Bees, particularly the domesticated honeybee, are among the most beneficial of garden insects, since they are efficient, dependable pollinators. While large numbers of bees visiting flower beds or flowering fruit crops may intimidate some gardeners, bees are unlikely to sting unless threatened in some way. Therefore, don't swat at bees. If a bee lands on you, stay calm and do not move quickly; if it lingers beyond your limits of tolerance, brush it off gently with a piece of paper. You can further prevent bee stings by avoiding perfumes and other heavily-scented toiletries, brightly colored and patterned clothing, and going barefoot in or near the garden. Persons allergic to bee stings should remain away from areas where bees are active, and should consult a physician regarding medication available on prescription for emergency treatment of stings.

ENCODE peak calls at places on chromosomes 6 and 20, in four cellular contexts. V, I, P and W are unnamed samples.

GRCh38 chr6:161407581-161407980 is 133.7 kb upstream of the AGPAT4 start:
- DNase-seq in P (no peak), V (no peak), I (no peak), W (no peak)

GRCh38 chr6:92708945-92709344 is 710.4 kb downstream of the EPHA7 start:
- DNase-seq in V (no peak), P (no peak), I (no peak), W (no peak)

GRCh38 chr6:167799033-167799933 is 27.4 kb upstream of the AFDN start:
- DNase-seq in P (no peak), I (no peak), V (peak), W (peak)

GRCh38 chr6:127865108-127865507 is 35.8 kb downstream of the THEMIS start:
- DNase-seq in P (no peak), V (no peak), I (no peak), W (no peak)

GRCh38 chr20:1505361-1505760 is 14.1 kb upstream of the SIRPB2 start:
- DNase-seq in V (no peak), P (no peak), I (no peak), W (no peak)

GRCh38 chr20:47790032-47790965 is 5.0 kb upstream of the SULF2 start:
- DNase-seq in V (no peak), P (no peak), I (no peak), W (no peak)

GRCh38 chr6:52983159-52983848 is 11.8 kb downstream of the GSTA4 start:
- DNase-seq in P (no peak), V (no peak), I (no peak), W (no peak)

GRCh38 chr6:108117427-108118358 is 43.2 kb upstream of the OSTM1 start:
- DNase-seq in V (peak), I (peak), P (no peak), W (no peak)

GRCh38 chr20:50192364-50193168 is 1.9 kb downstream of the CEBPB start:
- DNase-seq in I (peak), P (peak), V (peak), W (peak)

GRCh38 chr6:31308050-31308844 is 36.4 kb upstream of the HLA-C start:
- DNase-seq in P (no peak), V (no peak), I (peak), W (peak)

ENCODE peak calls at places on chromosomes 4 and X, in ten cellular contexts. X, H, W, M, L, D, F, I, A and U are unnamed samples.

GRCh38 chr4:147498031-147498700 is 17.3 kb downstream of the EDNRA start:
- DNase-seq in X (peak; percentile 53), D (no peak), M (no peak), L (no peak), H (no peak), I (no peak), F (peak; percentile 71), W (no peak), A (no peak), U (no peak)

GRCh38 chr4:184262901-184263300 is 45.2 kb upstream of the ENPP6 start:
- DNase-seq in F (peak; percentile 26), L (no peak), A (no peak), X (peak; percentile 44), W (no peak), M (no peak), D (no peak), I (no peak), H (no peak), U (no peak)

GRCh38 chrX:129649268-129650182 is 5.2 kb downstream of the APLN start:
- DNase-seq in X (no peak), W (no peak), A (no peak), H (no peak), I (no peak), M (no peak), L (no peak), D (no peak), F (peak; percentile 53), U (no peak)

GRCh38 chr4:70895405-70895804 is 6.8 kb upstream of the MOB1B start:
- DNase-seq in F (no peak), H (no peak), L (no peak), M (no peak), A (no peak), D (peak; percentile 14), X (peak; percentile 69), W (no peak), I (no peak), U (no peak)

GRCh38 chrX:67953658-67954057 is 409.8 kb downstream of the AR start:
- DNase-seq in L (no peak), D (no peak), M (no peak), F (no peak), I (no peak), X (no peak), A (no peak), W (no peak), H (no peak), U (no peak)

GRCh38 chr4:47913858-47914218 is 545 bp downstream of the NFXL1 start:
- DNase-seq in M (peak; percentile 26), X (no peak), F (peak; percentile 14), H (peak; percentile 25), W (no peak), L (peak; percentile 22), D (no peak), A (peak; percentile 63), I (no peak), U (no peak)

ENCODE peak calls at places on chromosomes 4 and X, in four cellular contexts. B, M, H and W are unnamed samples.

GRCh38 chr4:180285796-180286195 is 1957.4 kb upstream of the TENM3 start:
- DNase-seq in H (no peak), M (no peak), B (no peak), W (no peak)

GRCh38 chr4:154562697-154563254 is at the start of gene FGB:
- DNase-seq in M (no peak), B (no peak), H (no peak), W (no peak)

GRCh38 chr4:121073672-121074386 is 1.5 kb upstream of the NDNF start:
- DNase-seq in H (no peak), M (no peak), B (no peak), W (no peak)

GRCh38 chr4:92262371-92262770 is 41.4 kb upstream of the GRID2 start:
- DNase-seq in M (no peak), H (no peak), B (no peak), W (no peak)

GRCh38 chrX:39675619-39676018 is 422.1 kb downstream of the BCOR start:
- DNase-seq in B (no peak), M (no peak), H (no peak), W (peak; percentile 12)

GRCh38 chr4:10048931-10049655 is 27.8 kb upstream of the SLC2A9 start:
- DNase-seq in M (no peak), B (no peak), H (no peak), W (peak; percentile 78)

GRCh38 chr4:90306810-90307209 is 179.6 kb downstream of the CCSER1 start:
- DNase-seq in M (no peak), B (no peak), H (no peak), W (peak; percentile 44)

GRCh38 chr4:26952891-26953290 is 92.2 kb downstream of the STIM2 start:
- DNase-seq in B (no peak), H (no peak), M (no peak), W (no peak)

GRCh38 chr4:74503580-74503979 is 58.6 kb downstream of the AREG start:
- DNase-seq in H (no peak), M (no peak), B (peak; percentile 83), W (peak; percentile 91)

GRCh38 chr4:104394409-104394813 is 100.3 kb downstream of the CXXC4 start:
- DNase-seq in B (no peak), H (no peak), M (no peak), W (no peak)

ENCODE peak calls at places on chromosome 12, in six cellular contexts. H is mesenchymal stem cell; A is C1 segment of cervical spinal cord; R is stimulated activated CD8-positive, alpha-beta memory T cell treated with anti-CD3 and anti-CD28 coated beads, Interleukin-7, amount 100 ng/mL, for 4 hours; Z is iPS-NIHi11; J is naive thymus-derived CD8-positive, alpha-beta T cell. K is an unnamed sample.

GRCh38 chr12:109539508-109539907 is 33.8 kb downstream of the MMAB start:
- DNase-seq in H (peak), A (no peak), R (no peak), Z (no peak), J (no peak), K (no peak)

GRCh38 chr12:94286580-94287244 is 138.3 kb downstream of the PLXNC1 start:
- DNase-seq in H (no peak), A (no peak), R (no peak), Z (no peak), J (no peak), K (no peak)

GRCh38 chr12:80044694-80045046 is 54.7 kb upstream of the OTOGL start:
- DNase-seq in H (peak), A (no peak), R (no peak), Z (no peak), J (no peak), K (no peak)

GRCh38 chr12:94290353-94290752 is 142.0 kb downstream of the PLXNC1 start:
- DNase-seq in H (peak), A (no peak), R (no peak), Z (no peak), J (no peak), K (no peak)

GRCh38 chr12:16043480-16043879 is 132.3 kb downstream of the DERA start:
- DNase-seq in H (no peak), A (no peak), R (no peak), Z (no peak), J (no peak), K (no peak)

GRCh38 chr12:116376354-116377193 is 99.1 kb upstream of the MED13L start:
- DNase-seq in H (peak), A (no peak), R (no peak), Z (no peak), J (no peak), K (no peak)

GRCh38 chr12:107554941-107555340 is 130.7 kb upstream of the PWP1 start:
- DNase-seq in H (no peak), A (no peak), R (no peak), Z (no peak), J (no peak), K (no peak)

The terms bee, hornet and wasp are often used interchangeably--and thus incorrectly. Yellow jackets, for example are wasps; for information about them and other related species, see wasps.